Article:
Still, Scout is intrigued by this world of women. While socializing with the ladies, Scout realizes that the ideal of Womanhood is much different from the reality. When she sees Aunt Alexandra thank Miss Maudie with only body language and no words, Scout realizes the complexity of this social order: "There was no doubt about it, I must soon enter this world, where on its surface fragrant ladies rocked slowly, fanned gently, and drank cool water." But in spite of the sudden lure of being with women, Scout admits that she prefers the company of men, and readers are left believing that Scout will never become "a lady" in the sense that Aunt Alexandra would most like.
Scout is amazed at how Miss Maudie and Aunt Alexandra handle the news of Tom's death. All three of them are jarred and shaken, yet they carry on with the meeting as though nothing has happened. Scout understands the importance of doing so, even though she can't explain it. But in her first true attempt to purposely evolve into a young lady, she follows Aunt Alexandra's lead and continues serving refreshments, saying "If Aunty could be a lady at a time like this, so could I."
For the first time in the story, Christianity is used as a validation of prejudice. Both Mrs. Merriweather and Mrs. Farrow use this defense. Mrs. Merriweather criticizes her maid, Sophy, for complaining, but then passes off her own judgement as a form of Christian witness. She never inquires about why Sophy is complaining, yet she feels justified in telling her not to. Mrs. Farrow's response to dealing with African Americans is even more chilling: "'We can educate 'em till we're blue in the face, we can try till we drop to make Christians out of 'em, but there's no lady safe in her bed these nights.'" The sad irony of this conversation is that neither woman can understand why Maycomb's black community is dissatisfied.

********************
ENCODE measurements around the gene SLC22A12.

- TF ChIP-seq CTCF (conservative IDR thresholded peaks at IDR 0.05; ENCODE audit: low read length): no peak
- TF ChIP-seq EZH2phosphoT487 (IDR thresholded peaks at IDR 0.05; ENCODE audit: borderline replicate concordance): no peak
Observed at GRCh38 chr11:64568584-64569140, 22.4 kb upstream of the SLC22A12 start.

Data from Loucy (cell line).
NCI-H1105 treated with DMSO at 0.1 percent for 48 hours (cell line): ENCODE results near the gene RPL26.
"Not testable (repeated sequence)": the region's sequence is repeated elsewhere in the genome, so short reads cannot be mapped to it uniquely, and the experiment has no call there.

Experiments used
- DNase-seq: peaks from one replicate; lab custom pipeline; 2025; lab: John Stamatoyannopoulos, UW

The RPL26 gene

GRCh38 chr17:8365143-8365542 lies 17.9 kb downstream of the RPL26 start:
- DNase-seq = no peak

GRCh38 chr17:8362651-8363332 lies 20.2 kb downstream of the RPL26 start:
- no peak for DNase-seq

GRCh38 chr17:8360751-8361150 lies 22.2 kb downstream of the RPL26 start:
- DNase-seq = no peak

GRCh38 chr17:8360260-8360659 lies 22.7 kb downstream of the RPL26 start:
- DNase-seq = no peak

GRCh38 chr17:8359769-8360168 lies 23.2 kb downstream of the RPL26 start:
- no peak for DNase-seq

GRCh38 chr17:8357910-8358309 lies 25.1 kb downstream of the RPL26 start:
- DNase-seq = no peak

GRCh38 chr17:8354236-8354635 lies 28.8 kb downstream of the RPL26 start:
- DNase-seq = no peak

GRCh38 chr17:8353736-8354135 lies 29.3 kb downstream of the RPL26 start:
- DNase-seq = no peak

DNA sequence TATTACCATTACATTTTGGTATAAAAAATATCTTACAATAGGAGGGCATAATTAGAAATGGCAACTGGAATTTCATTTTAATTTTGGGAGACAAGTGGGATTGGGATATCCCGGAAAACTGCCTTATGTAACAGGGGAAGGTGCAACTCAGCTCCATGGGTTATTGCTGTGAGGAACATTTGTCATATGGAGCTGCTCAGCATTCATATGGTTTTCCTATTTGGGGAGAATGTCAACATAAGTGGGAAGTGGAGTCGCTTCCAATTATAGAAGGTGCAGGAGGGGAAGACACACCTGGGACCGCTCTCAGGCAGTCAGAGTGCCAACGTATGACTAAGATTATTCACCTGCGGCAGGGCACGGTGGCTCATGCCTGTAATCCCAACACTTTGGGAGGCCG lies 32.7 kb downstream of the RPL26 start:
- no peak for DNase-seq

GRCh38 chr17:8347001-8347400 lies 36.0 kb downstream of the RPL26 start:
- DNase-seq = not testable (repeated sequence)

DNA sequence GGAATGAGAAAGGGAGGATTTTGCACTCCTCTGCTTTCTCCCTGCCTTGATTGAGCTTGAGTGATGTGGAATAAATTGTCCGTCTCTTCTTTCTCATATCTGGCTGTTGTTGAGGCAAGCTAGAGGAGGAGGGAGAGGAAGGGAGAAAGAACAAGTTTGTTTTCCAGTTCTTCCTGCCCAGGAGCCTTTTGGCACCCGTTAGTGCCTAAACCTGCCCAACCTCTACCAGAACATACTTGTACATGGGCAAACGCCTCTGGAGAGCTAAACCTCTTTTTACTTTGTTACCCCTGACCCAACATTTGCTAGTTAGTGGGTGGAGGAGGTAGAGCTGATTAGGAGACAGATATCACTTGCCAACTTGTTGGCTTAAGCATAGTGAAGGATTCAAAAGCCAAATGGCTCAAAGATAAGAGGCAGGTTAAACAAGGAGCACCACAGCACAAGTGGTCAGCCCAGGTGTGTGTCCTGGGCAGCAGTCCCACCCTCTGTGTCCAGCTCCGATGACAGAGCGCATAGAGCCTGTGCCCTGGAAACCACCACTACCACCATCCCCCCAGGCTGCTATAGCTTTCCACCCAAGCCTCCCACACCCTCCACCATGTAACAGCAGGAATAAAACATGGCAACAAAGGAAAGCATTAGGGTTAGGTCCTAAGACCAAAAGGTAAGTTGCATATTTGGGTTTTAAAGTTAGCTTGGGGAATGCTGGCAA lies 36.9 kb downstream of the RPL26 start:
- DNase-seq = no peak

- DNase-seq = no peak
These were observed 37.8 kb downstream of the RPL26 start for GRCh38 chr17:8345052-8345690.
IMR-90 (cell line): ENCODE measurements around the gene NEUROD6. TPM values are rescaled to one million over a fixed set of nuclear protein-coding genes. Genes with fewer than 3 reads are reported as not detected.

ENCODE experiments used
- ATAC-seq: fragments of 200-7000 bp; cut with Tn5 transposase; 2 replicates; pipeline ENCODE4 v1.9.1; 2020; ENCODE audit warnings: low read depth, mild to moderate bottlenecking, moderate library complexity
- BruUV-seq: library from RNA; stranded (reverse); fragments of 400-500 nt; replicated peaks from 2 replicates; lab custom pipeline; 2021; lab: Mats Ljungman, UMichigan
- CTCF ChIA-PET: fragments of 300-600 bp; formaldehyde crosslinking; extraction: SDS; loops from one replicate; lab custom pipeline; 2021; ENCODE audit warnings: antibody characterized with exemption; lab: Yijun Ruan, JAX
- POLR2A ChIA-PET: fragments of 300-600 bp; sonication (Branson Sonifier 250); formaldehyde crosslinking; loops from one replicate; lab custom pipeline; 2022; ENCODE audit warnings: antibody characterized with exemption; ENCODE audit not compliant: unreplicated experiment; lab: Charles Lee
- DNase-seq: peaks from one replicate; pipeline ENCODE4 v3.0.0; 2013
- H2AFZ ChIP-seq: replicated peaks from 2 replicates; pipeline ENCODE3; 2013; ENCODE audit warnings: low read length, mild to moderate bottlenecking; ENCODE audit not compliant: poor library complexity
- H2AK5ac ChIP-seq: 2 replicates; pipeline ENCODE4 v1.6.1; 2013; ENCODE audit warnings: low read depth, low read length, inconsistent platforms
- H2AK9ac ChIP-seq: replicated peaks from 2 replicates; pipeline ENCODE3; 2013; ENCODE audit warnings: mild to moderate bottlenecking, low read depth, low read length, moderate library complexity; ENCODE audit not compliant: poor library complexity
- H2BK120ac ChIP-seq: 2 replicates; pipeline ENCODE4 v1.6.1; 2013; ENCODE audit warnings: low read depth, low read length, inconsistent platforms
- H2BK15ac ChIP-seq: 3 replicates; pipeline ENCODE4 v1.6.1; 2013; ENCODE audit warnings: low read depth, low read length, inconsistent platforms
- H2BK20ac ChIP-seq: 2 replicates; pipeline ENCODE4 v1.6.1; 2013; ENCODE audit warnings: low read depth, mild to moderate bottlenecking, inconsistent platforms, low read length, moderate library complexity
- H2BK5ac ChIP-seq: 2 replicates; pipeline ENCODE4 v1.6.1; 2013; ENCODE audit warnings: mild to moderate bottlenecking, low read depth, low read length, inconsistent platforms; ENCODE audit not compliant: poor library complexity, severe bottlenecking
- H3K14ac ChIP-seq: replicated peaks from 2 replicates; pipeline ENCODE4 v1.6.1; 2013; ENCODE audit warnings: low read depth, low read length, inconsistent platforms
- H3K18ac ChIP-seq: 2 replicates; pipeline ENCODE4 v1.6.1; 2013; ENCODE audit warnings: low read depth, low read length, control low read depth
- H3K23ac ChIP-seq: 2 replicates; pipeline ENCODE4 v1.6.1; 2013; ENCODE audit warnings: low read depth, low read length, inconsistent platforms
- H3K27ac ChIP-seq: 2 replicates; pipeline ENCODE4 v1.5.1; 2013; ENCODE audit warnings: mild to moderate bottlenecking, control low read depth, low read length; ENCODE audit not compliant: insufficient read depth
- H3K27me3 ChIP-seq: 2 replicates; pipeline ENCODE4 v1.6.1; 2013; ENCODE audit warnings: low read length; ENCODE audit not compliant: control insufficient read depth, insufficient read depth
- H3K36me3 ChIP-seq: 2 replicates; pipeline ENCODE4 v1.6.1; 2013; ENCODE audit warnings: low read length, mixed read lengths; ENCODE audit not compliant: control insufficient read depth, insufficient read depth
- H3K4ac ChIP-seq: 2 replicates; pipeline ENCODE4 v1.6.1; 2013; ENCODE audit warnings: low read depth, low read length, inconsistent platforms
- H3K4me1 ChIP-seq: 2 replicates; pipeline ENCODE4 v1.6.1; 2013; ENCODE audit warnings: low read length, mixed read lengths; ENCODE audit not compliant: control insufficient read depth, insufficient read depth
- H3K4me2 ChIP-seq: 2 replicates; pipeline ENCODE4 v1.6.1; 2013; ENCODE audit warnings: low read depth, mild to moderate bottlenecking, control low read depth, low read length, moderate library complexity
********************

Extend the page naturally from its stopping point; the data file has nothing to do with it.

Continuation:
Similarly, Miss Gates leads Scout's class in a discussion of Hitler's treatment of the Jews in Europe. During the discussion, one of the students remarks that persecution of the Jews seems so unreasonable because, after all, Jews are white. Miss Gates response fairly drips with irony: "'Jews have been persecuted since the beginning of history, even driven out of their own country. It's one of the most terrible stories in history.'" Miss Gates is oblivious to the fact that African Americans have always and continue to be persecuted in the South. She also seems unaware that early slaves were unwillingly driven from Africa, and worse, are often excluded from their own communities 90 years since the end of slavery.
The fact that Miss Gates offers no recognition of the terrible treatment that blacks in Maycomb endure is amplified by her statement outside the classroom, "'it's time somebody taught 'em [African Americans] a lesson, they were gettin' way above themselves, an' the next thing they think they can do is marry us.'" At least this irony isn't lost on Scout, but unfortunately the vast majority of Maycomb would agree with Miss Gates.